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Don't mess with
Texas gays

Don't mess with
Texas gays


A week has passed since the state's voters added antigay discrimination to the state's constitution. One out University of Texas student saw plenty of bigotry during the campaign but plans to keep fighting.

Around me the crowd began to heat up into small pockets of fury. Suddenly, the anger splashed above the surface and swept upon the five people who were holding Imperial Knights of America and Confederate flags. The crowd hissed "KKK, go away!"

Such was the chaos surrounding the November 5 visit of the Imperial Knights of America--a group better known as the KKK--to the liberal stronghold of Austin, Texas. These hateful people were there to rally around Proposition 2, an amendment to the state's constitution defining marriage as between one man and one woman. The dozen or so members of the IKA who swaggered into town that day thought they could devour us "crazy liberals." Instead, they had to be protected by 200 armed police officers in riot gear.

Sadly, we were not able to crush the amendment like we did the KKK. On November 8 it passed with 76% of the vote, although 60% of Travis County, which includes Austin, voted against it. But as an out lesbian who attends the University of Texas at Austin, I plan to continue to fight. From my perspective, pro-gay groups put up one hell of a fight to defeat Prop. 2.

When House Joint Resolution 6--which later became Prop. 2--was first presented in a hearing, we were there. Hundreds of LGBT and allies spoke during the 121/2-hour committee hearing. Eight hours into the hearing, my gay best friend, Rob Keffer, spoke up at the committee hearing against his father, Rep. Jim Keffer (R-Eastland), who, along with his brother Rep. Bill Keffer (R-Dallas), co-authored the bill. He made jokes about how his dad doesn't like his blond faux-hawk--not to mention his sexual orientation--but he also spoke of the pain of being denied rights. He knew the risks of speaking at a hearing like this, and to some degree he paid for it. After speaking, The Dallas Morning News outed him to his grandparents and the entire Dallas area. But he also knew the necessity of speaking up.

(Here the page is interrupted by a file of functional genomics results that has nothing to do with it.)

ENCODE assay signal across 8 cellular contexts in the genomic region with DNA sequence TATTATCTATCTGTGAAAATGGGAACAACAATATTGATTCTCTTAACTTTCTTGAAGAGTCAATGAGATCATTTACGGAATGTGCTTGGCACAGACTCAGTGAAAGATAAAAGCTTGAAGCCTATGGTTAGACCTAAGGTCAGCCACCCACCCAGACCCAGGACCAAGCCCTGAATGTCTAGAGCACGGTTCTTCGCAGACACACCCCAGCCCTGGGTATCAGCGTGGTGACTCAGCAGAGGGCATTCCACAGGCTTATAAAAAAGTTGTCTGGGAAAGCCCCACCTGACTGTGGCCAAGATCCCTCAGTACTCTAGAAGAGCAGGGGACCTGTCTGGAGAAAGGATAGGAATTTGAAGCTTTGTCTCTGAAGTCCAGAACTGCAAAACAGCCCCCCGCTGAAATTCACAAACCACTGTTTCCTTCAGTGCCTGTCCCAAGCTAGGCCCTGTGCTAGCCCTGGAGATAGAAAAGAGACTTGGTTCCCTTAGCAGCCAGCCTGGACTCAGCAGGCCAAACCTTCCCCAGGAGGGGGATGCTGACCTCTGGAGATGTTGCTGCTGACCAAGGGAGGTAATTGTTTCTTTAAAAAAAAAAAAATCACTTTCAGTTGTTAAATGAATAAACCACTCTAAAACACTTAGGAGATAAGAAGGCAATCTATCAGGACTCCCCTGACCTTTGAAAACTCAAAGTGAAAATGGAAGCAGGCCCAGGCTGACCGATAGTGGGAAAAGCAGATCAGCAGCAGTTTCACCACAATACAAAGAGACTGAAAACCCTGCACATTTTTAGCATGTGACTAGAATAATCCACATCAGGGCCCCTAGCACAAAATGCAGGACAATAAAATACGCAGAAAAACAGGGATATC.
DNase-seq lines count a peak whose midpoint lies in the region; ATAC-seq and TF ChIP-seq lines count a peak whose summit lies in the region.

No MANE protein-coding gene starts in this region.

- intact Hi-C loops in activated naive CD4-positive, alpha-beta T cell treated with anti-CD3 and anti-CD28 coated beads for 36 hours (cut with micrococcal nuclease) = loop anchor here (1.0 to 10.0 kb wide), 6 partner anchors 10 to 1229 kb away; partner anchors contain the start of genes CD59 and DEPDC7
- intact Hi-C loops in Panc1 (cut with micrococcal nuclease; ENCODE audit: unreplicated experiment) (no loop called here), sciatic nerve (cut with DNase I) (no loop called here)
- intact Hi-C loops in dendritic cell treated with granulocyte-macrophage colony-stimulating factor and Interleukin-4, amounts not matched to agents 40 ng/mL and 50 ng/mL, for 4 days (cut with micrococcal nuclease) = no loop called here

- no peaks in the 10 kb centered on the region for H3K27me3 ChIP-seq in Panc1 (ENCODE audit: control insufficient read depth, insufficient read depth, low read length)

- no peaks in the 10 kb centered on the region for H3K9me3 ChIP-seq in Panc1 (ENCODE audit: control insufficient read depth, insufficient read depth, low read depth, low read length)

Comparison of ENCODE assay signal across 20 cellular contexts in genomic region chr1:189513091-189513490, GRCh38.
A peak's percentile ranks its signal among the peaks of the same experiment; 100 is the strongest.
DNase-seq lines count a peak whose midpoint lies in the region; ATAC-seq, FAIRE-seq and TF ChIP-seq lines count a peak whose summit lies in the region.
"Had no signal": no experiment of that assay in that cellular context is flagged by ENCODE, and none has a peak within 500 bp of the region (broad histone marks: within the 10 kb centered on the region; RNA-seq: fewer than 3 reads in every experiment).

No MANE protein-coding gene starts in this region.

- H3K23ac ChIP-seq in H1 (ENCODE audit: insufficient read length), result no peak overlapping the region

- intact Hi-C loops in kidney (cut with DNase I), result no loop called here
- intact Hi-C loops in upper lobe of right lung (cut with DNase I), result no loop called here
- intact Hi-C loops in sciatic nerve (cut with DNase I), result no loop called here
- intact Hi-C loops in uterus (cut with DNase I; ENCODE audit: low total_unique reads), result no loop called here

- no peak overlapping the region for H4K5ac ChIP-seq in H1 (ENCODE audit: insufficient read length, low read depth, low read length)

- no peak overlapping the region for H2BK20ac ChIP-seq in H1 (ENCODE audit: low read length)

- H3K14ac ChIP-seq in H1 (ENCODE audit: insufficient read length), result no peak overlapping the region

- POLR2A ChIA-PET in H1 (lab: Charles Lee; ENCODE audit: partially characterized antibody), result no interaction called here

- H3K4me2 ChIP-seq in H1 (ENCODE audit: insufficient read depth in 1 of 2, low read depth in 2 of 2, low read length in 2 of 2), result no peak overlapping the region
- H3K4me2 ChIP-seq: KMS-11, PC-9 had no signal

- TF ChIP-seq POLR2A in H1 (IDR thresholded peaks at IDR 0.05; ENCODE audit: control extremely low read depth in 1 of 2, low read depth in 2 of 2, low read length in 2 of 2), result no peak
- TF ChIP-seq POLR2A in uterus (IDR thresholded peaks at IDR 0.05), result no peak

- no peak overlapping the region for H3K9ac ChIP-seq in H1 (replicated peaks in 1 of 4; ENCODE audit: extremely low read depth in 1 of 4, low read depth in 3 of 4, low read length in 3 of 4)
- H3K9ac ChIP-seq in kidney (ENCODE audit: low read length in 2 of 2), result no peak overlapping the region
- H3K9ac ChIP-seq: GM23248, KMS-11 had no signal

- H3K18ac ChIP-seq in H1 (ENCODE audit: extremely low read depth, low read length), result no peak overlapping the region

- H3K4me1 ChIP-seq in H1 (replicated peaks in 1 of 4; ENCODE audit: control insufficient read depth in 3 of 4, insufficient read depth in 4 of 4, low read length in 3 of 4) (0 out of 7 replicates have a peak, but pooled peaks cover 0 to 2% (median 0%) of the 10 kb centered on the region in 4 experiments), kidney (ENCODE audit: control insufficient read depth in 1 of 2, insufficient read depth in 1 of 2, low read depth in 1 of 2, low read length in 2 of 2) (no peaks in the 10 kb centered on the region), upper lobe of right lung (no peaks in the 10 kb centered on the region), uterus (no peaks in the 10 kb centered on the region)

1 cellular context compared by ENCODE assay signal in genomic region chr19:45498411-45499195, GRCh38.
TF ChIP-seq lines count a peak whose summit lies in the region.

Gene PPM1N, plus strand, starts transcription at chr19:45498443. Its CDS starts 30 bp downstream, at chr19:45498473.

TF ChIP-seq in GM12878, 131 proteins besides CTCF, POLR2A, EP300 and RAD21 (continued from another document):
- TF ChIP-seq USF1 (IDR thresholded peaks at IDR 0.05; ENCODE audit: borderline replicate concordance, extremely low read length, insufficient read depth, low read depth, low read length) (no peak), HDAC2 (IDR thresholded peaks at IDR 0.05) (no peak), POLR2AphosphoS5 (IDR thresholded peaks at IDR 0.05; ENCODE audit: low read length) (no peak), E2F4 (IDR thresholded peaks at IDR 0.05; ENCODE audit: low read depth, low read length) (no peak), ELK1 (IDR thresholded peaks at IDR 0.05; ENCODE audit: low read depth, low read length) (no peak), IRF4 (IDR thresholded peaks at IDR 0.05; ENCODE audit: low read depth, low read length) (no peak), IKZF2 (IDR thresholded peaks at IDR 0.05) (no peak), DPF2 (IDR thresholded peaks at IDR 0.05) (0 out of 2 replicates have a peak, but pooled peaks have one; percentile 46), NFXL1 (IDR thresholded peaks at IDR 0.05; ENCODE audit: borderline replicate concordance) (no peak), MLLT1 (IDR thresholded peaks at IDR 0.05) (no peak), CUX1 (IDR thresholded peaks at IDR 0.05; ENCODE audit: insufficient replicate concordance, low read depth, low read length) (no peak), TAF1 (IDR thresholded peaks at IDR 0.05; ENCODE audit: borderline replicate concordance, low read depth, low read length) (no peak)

Unfortunately, the resolution passed through the House by one vote, and in response the political action committee No Nonsense in November was formed. I received e-mails about vigils most weeks since July. At every big event I went to in Austin since May, No Nonsense in November volunteers bombarded me with pledge cards against Prop. 2. On the UT campus, the Campus Alliance Against Inequality mobilized over 100 volunteers to speak in classes, talk with organizations, and pass out flyers. All-night rallies were held at the start and end of early voting. This year around 5,200 students voted early with a projected 10 to 1 in our favor.

But the Christian right mobilized in full force. A friend of mine went to a church in Waco, the Antioch Community Church, and received a full-page flyer in the Sunday bulletin with a happy straight couple and the words "Protect Marriage" across the top. The pastoral staff then made an announcement encouraging people to vote for Prop. 2--just in case anyone missed the large flyer right in front of their faces. In my hometown of Eastland, churches had signs that said "Vote for God's word. Vote Yes on Prop. 2."

Around campus, more flyers were distributed on cars and bulletin boards around campus claiming the "gays" were busing in thousands of people from other states to illegally vote, and by voting "no" on Prop. 2, gay marriage would become legal in Texas. Their lies and conservative Christian core were effective--76% effective. Nearly every member of my family voted yes. And even through the strong LGBT campaigning, only 25% of Travis County came out to vote.

How did I stop the tears after Prop. 2 passed? I found support through my community and among my diverse group of friends. On the last day of voting, when calling up my friends, I hesitated to call one of my more conservative friends who is a sorority girl at Baylor University. But when she answered, she said of course she supported my friend Rob and me. She was trying to find a poll booth to vote no.

I've also been overwhelmed by the support of my generation. A Polling Point survey on gay marriage found that 70% of young people between the ages of 18 and 24 support marriage equality. Another 10% support civil unions. Support for gay marriage fell to 32% among those 65 year and older. The findings made me think of the author Thomas Kunn who coined the phrase "paradigm shifts." These changes in culture don't happen because new information is revealed but because the older generation is no longer in control.

The fight's not over yet. The way the amendment was written creates problems for all marriages because it states that the state "may not create or recognize any legal status identical or similar to marriage." Isn't marriage identical to marriage? The courts still hold the possibility of its defeat.

During the KKK rally, you could find me and my friends--one hipster prima donna in her 1980s hot pants and another guy in a shirt that said "Southern by birth, faggot by the grace of god"--as we drew in a crowd of about 20 people dancing to "Shake That Laffy Taffy" as we shook off the hate.

Why dance while the KKK protests? Why not? We have to live our lives with joy and have fun while we can. We were there to show we don't support the KKK and I'll be damned if I'm going to let the conservatives of Texas keep me down. The changes aren't here yet, but LGBT Texans are resilient. We've dealt with homophobia like the rest of the country, and we will continue to keep moving until something is done.

Advocate Channel - The Pride StoreOut / Advocate Magazine - Fellow Travelers & Jamie Lee Curtis

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